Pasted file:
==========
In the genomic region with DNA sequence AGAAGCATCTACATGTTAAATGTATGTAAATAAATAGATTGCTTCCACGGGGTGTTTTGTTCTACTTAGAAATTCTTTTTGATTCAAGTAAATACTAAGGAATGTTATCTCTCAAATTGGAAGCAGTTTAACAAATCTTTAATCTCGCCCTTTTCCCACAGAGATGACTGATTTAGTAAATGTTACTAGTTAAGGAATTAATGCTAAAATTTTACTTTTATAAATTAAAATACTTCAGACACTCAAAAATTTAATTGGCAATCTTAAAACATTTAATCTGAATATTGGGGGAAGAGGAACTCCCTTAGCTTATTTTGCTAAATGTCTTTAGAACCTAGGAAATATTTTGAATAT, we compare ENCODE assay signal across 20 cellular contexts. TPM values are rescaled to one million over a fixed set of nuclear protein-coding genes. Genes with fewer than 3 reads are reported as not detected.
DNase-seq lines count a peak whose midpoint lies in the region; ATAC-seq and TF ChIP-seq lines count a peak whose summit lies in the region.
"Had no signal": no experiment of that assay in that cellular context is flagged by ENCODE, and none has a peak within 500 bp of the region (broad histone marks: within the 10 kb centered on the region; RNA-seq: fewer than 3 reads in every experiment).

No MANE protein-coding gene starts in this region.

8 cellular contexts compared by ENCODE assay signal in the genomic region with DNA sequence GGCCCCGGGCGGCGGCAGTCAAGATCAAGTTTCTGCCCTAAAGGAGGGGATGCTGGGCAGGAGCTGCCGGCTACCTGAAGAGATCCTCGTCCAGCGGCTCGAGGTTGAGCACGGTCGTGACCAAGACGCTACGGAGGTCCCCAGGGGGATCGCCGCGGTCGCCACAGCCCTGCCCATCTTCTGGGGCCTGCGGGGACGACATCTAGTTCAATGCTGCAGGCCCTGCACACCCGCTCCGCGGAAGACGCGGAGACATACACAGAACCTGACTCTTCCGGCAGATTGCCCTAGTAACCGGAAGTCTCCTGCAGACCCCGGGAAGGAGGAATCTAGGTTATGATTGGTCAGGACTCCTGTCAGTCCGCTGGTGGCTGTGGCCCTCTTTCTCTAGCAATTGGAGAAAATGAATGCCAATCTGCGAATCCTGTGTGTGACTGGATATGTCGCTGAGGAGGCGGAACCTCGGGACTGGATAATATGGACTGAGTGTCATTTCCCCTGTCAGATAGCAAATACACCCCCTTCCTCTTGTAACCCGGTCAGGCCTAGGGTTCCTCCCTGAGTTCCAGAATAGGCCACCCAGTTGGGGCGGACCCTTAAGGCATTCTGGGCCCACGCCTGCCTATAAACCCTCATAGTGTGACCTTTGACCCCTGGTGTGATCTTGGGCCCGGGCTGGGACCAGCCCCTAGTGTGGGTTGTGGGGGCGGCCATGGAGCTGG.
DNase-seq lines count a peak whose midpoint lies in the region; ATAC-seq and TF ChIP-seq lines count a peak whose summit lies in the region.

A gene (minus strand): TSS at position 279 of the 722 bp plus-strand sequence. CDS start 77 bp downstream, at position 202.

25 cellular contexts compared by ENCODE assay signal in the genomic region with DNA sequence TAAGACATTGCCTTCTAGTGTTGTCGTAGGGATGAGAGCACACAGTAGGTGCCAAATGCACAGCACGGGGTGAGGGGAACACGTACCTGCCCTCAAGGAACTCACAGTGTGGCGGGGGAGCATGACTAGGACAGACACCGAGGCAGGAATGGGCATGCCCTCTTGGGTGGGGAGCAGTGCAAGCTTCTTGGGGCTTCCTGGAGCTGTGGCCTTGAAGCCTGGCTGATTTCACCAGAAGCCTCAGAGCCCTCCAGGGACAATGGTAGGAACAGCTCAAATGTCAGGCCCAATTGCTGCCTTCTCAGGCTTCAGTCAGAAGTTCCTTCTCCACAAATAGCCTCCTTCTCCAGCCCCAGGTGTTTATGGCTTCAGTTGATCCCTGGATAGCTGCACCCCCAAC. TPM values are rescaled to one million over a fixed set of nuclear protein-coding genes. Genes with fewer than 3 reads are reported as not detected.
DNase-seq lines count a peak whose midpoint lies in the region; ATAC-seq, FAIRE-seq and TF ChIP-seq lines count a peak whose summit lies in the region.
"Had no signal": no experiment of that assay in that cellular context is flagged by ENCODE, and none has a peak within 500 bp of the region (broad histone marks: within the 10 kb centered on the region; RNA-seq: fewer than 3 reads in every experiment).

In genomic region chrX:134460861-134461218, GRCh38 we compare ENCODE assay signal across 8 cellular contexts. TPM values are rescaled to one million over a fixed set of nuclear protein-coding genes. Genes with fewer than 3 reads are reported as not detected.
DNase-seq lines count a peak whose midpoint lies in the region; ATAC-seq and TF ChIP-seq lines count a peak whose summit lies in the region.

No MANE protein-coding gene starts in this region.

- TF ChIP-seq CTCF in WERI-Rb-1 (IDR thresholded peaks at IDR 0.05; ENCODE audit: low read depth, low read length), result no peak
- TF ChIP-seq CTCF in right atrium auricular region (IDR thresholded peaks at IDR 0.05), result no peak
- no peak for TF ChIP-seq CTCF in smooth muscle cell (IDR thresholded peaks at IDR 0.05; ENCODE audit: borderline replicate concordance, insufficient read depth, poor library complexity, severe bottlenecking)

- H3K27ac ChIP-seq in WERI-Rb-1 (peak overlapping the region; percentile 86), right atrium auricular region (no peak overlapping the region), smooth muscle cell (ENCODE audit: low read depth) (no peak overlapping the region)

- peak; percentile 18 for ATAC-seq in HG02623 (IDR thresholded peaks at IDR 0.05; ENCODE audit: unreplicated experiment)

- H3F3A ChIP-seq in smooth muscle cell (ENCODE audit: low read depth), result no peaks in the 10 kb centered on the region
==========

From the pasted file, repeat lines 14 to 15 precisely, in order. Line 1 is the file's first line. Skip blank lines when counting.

- TF ChIP-seq CTCF in WERI-Rb-1 (IDR thresholded peaks at IDR 0.05; ENCODE audit: low read depth, low read length), result no peak
- TF ChIP-seq CTCF in right atrium auricular region (IDR thresholded peaks at IDR 0.05), result no peak